Make us your home page

Today’s top headlines delivered to you daily.

(View our Privacy Policy)

University board agrees with Rick Scott, keeps student fees unchanged

TAMPA — The board that oversees the state university system mitigated a slight tuition increase for most schools on Thursday when it rejected a series of proposed fee hikes.

Members of the Florida Board of Governors agreed with Gov. Rick Scott to "hold the line on fees" and turned down requests from eight schools to increase a Capital Improvement Fee. Most schools had asked for $2 more per credit hour, an increase of roughly $60 a year per student.

The board also rejected requests from Florida A&M and Florida State universities to create a "Green Fee" to pay for environmentally friendly programs. Both schools were asking for 50 cents per credit hour, or $15 a year per student.

"I do think that this is the wrong time" to raise fees, board chairman Dean Colson said.

Scott had actively campaigned for universities to reject an automatic 1.7 percent tuition hike required by state law. But only two schools — Florida Gulf Coast University and Florida Atlantic University — agreed.

Although the governor is in Paris, he has tried to influence the fee debate taking place during the Board of Governor's three-day meeting at the University of South Florida. He sent a letter to board members Wednesday urging them to reject the proposed increases.

Without referencing the governor or his letter, many members agreed that fees should not go up in the fall. Some fees will increase regardless because they are set by individual universities.

University presidents said the money is needed because a list of building and renovation projects is growing after years of declining state revenue. USF wanted to use the money to create more study space at the student union and library. Florida International University, which withdrew its fee increase request prior to a vote, wanted to build a new recreation center.

The board's student representative, Carlo Fassi, from the University of North Florida, was among the few who backed the fee increases. He pointed out that all of the changes had been approved by student leaders or through campuswide referendums.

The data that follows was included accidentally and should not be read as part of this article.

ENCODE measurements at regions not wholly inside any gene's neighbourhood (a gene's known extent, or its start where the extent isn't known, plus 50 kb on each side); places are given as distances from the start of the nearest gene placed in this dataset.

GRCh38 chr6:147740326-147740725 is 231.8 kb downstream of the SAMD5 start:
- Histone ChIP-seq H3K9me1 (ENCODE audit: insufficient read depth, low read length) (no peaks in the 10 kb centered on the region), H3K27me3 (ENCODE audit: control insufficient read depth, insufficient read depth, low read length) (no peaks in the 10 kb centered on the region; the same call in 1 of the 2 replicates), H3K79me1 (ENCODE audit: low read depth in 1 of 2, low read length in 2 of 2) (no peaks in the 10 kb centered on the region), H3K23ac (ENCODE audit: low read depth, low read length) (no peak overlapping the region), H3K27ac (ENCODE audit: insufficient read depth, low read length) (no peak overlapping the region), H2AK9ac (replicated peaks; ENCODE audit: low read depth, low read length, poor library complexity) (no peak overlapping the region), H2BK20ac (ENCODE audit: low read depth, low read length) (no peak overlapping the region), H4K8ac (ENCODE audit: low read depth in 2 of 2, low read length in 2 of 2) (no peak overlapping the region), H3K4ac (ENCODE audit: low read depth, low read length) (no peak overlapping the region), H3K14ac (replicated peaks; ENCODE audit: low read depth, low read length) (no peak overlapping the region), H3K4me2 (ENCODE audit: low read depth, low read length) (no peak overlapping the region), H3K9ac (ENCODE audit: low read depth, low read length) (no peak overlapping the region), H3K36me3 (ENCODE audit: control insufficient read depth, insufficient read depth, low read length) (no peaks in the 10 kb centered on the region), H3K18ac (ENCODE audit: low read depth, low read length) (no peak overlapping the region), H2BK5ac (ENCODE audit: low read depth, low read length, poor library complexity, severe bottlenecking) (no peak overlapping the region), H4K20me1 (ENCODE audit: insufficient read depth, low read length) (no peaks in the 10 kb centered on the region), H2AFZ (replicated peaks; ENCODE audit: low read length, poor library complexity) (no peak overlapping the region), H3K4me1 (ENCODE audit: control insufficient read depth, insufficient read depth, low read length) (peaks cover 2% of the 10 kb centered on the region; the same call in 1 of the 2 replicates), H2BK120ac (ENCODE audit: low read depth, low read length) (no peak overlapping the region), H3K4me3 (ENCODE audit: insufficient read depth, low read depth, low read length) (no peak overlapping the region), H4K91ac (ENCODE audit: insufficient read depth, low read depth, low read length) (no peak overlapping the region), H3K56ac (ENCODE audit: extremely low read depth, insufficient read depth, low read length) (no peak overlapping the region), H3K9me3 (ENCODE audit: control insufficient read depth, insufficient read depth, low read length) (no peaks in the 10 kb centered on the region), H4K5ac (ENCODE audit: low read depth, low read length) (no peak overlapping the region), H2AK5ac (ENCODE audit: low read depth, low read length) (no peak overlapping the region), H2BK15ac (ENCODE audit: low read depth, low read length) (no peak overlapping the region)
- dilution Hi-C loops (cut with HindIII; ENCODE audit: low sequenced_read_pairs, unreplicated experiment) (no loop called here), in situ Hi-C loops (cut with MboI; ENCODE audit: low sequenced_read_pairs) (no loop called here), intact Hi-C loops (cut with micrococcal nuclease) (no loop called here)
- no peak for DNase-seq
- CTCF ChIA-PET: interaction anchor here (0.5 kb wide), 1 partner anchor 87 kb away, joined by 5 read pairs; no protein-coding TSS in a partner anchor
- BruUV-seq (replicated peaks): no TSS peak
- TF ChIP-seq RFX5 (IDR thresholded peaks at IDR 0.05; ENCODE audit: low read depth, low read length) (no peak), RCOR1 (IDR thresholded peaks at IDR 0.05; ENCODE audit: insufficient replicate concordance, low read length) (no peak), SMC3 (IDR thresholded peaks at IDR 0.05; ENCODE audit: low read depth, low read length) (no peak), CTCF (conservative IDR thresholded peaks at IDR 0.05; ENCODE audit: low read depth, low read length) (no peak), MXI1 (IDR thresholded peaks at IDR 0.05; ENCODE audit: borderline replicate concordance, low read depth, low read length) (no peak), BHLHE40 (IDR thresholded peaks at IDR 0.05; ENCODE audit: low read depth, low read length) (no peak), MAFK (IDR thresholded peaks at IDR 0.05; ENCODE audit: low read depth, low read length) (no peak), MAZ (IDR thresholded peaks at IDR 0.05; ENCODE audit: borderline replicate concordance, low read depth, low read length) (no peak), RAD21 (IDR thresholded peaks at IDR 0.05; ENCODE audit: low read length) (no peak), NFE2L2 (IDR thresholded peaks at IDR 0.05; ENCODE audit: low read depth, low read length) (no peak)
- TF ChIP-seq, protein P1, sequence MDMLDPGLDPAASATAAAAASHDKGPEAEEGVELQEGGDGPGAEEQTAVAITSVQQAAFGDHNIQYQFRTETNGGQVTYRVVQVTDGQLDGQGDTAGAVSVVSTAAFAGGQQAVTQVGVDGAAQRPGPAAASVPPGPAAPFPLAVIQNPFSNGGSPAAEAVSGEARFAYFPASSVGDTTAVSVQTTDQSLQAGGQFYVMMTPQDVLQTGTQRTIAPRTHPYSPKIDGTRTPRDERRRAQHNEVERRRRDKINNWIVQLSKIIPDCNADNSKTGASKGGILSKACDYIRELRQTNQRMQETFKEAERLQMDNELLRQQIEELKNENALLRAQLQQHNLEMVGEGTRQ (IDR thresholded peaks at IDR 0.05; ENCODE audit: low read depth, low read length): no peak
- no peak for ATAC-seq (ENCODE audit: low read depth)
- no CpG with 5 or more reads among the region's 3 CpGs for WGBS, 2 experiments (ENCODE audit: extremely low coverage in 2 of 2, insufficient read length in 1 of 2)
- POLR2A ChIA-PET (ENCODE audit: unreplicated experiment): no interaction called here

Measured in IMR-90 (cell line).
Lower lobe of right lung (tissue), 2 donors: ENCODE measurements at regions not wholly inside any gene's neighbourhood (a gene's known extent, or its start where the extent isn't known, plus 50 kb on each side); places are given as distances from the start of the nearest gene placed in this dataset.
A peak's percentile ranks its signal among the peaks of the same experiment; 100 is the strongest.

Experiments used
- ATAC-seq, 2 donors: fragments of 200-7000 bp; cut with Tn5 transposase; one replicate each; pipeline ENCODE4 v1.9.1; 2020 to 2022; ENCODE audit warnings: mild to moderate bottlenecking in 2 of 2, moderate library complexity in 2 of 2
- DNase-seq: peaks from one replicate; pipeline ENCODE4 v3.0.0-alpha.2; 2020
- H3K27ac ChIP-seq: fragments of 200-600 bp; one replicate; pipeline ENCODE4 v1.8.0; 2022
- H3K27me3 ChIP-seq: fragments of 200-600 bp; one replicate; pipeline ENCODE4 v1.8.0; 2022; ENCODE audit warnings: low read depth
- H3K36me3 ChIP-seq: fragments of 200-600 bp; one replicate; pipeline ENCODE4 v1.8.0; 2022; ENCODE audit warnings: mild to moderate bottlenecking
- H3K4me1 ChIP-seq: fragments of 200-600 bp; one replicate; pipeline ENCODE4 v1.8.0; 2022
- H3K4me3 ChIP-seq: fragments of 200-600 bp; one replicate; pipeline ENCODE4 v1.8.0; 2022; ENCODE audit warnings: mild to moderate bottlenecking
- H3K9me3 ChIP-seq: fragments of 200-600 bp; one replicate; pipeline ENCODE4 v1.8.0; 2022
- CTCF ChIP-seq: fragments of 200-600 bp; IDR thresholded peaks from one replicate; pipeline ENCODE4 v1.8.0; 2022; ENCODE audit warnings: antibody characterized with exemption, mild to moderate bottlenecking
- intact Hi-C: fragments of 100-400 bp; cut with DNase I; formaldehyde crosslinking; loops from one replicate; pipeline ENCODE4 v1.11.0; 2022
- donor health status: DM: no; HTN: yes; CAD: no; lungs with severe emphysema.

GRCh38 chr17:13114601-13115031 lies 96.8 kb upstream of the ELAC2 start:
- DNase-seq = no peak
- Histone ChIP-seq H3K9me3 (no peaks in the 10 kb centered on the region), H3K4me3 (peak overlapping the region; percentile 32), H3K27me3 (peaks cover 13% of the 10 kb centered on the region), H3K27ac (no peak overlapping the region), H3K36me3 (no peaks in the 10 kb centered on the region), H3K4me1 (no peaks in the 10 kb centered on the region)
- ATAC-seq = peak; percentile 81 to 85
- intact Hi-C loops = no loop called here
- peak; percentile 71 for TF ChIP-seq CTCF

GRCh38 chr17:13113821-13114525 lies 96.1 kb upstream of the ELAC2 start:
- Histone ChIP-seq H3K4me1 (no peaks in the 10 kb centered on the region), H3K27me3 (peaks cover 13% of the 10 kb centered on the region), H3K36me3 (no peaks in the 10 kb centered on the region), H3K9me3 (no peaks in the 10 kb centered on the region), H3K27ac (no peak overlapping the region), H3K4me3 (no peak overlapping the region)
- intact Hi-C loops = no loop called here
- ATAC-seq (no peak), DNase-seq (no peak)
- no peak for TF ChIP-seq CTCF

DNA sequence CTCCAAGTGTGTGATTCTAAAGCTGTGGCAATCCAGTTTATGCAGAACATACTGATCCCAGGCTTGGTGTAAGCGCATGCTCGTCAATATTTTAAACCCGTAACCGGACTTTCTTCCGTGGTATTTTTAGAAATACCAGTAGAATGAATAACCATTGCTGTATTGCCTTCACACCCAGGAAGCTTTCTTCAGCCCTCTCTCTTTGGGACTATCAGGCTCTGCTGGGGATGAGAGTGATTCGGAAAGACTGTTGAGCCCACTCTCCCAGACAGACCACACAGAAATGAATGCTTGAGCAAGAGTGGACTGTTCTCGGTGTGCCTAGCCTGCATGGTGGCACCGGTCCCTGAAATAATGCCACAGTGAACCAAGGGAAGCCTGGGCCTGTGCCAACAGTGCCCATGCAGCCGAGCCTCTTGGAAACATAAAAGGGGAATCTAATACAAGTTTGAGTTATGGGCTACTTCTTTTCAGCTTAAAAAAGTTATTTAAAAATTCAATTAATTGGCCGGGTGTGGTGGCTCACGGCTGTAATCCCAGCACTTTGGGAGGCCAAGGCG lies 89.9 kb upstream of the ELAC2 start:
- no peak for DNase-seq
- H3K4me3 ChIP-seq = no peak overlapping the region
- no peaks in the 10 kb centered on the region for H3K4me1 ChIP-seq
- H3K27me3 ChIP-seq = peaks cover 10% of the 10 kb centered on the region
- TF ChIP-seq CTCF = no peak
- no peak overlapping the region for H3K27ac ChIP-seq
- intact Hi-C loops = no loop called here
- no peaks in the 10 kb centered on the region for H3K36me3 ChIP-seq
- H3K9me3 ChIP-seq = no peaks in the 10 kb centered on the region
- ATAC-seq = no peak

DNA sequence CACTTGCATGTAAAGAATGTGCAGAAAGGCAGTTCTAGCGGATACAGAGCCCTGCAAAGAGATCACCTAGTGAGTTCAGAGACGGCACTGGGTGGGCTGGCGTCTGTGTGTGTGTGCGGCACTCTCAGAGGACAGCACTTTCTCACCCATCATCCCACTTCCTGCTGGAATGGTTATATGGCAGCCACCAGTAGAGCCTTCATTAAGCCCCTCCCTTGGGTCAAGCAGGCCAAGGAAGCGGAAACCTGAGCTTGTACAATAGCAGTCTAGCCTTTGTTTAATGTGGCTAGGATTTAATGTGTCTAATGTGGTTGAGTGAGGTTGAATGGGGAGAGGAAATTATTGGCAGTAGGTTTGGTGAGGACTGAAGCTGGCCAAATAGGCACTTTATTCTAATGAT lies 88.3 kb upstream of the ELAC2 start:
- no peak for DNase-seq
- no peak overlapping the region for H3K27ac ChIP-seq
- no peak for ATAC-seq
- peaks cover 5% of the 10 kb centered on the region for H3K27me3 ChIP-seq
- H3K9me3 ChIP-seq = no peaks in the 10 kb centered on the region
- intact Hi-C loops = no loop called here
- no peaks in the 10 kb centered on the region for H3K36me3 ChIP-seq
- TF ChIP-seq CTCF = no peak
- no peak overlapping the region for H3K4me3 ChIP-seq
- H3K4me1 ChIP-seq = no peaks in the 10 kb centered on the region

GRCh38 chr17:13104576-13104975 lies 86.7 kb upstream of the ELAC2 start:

"The students endorse it, and I don't see why this board will not," Fassi said.

Correction: Florida's Board of Governors, which oversees the state university system, rejected proposals from eight schools to increase a Capital Improvement Fee at its meeting Thursday. Florida International University withdrew its request to increase the fee shortly before the vote. An earlier version of this story was incorrect on this point.

University board agrees with Rick Scott, keeps student fees unchanged 06/20/13 [Last modified: Friday, June 21, 2013 10:00am]
Photo reprints | Article reprints

© 2017 Tampa Bay Times


Join the discussion: Click to view comments, add yours

  1. Legalized medical marijuana signed into law by Rick Scott

    State Roundup

    TALLAHASSEE — Gov. Rick Scott on Friday signed into law a broader medical marijuana system for the state, following through on a promise he made earlier this month.

    Gov. Rick Scott signed legislation on Friday that legalizes medical marijuana in Florida.
  2. Lego T-rex and scores of other brick sculptures free to see in Tampa


    TAMPA — Envision the effort that went into building a basic Lego model with your kids. Now imagine arranging the same toys to look like the Mona Lisa or an 80,020-piece Tyrannosaurus rex.

    Eliana Goldberg, 5, of Wesley Chapel looks at a Lego sculpture called "Everlasting" at The Art of the Brick exhibit, which opened Friday in Tampa and runs through Sept. 4. [CHARLIE KAIJO   |   Times]
  3. Rick Scott signs medical marijuana, 37 other bills into law


    Gov. Rick Scott on Friday signed into law a broader medical marijuana system for the state, following through on a promise he made earlier this month.

    Gov. Rick Scott
  4. St. Pete qualifying ends. Seven for mayor. Eight for District 6 on primary ballot


    The smiles of the faces of the workers in the City Clerk’s office said it all. The qualifying period for city elections was almost over.

    City Clerk Chan Srinivasa (2nd left) and Senior Deputy City Clerk  Cathy Davis (1st left) celebrate the end of qualifying period with colleagues on Friday afternoon
  5. 'Garbage juice' seen as threat to drinking water in Florida Panhandle county


    To Waste Management, the nation's largest handler of garbage, the liquid that winds up at the bottom of a landfill is called "leachate," and it can safely be disposed of in a well that's 4,200 feet deep.

    Three samples that were displayed by Jackson County NAACP President Ronstance Pittman at a public meeting on Waste Management's deep well injection proposal. The sample on the left is full of leachate from the Jackson County landfill, the stuff that would be injected into the well. The sample on the right shows leachate after it's been treated at a wastewater treatment plant. The one in the middle is tap water.